Financial literacy is a powerful vehicle to attain financial dignity. The literacy piece is the foundational knowledge necessary to make practical and educated financial decisions, but dignity is captured by the social contract within society. It is expensive to be poor, and the mental cost of poverty is taxing, not to mention that many financial factors are beyond the control of ordinary people anyways. Do you control the Federal Reserve or fiscal policy? I don’t.
In order for people to live a financially dignified life, they deserve the basic respect of freedom from food or housing insecurity, and the ability to save money for a rainy day, among other things. Considering that 80% of Americans lived paycheck to paycheck before the pandemic, and unemployment is now rampant, financial dignity is in short supply. So how does equity crowdfunding play a role in this equation? Great question! Let’s examine.
According to Ezekiel Emanuel, bioethicist and former healthcare adviser to Barack Obama, people derive meaning in their lives from three things: “meaningful relationships, passionate interests, and meaningful work.” This assertion is contrary to some outdated social beliefs, but there’s an innate human desire to engage in work that feels important to us. This spark of independence is hardwired in humans, and equity crowdfunding taps into it by funding startups/entrepreneurs and creating local investors who own a stake in their community. And, equity crowdfunding happens exclusively online, which puts the power in the hands of the people. No need to rely on stock brokers or pay brokerage-related fees.
Before the JOBS Act, only accredited investors and the rich had the opportunity to invest in private companies before they went public. Now that equity crowdfunding is becoming mainstream, individuals who were previously shut out from Wall Street can now secure ownership and build a portfolio to pass onto their family. Since many Americans can’t realistically expect to own property in their lifetime, equity crowdfunding offers another route to family legacy, inheritance and generational wealth.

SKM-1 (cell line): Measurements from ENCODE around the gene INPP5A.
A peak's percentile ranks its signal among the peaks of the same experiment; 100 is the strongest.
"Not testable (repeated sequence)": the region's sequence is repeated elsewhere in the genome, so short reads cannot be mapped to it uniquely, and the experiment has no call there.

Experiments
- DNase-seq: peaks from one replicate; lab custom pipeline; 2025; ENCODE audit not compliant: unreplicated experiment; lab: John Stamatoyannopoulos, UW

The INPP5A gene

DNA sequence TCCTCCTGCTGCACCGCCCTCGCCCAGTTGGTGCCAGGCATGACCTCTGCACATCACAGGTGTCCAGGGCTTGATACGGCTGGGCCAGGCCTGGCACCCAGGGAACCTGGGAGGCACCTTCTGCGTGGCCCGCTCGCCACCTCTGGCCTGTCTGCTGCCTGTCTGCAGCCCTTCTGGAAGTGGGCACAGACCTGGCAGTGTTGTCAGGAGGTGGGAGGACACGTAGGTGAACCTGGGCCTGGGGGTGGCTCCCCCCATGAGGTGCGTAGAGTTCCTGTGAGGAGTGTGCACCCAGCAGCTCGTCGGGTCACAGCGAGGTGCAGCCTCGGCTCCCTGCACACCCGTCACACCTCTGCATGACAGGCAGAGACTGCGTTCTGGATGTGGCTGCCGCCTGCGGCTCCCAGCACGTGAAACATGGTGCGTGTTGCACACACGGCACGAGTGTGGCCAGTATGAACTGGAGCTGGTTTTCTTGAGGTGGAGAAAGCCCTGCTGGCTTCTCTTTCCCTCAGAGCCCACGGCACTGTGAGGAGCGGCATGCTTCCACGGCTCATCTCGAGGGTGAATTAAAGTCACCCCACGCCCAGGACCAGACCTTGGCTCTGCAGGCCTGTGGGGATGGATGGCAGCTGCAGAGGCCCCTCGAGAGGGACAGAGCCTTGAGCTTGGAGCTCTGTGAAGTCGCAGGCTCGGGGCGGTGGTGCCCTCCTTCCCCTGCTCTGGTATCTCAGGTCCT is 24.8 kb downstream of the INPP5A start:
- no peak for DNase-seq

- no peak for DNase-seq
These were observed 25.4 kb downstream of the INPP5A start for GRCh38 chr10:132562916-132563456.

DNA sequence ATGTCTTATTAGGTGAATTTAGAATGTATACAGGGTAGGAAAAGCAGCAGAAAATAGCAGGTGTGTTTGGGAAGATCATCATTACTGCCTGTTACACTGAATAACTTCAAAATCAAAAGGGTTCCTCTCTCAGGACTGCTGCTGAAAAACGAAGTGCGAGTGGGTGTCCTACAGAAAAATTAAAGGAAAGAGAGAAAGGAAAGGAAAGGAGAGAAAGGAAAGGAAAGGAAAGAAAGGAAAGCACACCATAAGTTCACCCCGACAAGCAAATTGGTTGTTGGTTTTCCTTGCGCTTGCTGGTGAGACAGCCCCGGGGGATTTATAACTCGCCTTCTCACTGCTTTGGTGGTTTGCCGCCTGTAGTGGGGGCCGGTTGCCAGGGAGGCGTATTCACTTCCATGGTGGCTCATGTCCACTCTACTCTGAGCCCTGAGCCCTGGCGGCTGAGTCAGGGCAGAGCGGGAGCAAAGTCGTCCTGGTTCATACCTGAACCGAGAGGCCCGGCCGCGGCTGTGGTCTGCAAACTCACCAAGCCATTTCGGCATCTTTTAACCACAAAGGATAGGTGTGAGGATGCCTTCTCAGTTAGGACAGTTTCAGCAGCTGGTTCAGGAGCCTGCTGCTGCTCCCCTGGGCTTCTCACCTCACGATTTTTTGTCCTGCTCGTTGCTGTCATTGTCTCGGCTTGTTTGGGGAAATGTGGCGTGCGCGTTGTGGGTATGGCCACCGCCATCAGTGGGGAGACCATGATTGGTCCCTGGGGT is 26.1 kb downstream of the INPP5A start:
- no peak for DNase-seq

Mom and dad may not have a house to pass down to their children, but that might not matter if they purchased early equity shares in a lucrative startup.
Local investments are significant for communities and the ripple effect brings relief and opportunities. Small businesses are left out in the cold by the Feds, but, when one dollar is spent at a small business, 67% of it stays in the local community. In addition to adding money to local pockets, successfully crowdfunded companies are a “proven jobs engine” which on average, can create and support a total of 54 direct and indirect jobs. And just in case that wasn’t convincing enough, from 2000 to 2017, small businesses created more than 65% of all new jobs. Yes, please! When small businesses and entrepreneurs receive funding, they have the chance to empower themselves and their communities.
Equity crowdfunding fosters financial dignity by providing tangible opportunities for everyday people, who are largely ignored by federal bailouts and venture capitalists. It’s a solid starting point for everyday investors looking to secure ownership in startups, support small businesses, and build generational wealth. And it’s a dream machine for entrepreneurs and startups looking for help over the valley of death to create a thriving and prosperous future. That’s certainly dignified.
Financial Literacy is a Commitment to Self-Empowerment
Money Talks, Wealth Whispers: Why Building Generational Wealth Matters
Back to Basics: A Beginner’s Guide to Equity Crowdfunding for Newer Investors
5 Questions About Equity Crowdfunding You May Feel Silly Asking— But Shouldn’t!